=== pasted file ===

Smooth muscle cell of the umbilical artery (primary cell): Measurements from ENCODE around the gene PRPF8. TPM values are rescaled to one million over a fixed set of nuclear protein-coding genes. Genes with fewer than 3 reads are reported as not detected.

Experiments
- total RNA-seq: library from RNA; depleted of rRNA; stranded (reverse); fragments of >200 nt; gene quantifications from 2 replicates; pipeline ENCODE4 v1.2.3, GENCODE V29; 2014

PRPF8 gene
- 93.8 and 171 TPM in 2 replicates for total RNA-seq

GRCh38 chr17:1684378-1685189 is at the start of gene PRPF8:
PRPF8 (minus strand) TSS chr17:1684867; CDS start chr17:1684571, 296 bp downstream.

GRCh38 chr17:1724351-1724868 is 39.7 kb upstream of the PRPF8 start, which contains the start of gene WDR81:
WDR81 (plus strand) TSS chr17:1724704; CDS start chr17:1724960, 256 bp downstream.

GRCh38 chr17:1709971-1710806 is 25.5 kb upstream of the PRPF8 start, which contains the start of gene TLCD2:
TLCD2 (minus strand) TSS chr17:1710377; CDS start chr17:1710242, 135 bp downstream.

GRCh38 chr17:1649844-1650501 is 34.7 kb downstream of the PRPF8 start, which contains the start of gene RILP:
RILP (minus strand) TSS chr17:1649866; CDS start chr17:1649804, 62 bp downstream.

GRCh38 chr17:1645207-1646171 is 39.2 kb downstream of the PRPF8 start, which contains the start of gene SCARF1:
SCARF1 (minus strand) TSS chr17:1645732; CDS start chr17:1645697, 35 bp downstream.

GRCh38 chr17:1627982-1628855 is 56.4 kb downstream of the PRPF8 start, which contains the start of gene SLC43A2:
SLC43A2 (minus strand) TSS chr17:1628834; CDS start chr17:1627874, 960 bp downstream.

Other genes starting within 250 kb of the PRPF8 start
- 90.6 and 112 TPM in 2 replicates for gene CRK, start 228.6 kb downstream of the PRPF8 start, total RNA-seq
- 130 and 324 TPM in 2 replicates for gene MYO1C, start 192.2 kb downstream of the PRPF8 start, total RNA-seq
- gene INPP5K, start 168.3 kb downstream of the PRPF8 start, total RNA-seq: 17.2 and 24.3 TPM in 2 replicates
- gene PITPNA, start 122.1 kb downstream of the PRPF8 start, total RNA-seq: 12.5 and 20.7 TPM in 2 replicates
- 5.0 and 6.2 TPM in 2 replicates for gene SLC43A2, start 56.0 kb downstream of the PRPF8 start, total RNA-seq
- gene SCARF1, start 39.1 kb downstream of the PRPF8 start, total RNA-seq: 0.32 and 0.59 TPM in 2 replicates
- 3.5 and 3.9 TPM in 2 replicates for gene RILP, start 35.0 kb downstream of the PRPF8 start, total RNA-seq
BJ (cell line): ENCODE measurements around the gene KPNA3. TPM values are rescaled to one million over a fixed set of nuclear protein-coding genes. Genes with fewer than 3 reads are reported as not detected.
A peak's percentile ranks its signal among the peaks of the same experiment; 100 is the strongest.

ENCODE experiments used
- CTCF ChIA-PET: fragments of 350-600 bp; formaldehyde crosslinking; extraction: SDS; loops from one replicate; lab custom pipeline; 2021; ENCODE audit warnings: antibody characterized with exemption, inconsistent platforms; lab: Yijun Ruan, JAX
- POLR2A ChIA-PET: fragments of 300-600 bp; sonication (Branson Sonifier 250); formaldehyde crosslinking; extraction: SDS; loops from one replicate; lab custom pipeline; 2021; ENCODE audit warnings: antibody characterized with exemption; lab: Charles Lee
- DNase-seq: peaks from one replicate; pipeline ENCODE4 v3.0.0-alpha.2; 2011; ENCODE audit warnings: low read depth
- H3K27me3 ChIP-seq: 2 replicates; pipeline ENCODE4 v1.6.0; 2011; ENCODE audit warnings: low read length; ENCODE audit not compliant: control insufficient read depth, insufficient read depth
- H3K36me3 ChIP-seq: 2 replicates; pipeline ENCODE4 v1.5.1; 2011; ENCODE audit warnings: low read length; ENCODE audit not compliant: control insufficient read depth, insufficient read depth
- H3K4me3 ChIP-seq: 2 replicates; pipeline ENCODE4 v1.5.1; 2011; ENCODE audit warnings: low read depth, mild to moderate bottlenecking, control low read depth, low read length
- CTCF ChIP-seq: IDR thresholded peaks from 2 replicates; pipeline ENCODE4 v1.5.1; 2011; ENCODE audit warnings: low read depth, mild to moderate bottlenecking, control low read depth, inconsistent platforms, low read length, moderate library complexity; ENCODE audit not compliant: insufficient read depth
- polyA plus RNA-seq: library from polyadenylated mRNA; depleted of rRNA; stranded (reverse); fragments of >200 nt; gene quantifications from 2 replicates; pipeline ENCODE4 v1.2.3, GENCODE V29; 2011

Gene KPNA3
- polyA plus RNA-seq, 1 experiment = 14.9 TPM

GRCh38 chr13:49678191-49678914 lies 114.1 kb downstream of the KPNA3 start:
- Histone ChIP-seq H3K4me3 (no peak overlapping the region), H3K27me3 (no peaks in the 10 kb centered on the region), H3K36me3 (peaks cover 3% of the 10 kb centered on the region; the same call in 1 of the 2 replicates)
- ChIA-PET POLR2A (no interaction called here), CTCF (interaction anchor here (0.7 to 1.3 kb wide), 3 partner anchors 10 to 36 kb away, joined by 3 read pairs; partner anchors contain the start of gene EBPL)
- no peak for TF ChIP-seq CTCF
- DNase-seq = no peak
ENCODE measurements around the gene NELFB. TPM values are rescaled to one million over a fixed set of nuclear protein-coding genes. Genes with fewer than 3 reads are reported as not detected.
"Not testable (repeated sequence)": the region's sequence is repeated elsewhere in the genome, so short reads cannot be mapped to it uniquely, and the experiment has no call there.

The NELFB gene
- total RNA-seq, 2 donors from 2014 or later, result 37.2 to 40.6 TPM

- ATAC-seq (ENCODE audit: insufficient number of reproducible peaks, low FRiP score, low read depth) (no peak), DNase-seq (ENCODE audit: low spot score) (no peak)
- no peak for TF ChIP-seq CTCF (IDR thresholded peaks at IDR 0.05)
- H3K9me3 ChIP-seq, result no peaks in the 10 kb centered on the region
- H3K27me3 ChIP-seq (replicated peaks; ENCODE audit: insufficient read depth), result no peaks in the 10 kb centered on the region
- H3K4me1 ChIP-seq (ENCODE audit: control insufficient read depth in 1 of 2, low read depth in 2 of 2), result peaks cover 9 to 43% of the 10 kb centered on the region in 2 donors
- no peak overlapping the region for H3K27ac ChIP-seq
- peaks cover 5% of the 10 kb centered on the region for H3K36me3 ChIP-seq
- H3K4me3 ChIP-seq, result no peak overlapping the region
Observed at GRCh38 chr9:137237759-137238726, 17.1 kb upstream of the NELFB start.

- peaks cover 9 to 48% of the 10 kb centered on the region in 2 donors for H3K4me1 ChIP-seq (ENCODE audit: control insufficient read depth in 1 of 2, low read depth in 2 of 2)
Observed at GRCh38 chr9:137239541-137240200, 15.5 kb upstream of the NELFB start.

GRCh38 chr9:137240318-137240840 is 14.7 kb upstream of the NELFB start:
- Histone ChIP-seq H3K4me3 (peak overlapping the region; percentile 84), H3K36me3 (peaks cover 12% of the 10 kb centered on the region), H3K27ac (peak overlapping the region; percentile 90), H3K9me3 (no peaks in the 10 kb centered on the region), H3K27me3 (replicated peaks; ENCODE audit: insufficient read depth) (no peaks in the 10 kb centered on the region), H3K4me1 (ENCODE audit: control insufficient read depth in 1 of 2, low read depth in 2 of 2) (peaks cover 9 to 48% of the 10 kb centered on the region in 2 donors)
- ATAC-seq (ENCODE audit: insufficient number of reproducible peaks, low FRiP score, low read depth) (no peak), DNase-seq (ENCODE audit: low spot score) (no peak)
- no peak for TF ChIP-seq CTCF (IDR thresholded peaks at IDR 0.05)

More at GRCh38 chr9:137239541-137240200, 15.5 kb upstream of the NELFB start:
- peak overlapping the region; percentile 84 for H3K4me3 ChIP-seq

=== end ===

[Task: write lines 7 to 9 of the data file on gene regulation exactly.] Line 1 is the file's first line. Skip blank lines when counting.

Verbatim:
PRPF8 (minus strand) TSS chr17:1684867; CDS start chr17:1684571, 296 bp downstream.

GRCh38 chr17:1724351-1724868 is 39.7 kb upstream of the PRPF8 start, which contains the start of gene WDR81:
WDR81 (plus strand) TSS chr17:1724704; CDS start chr17:1724960, 256 bp downstream.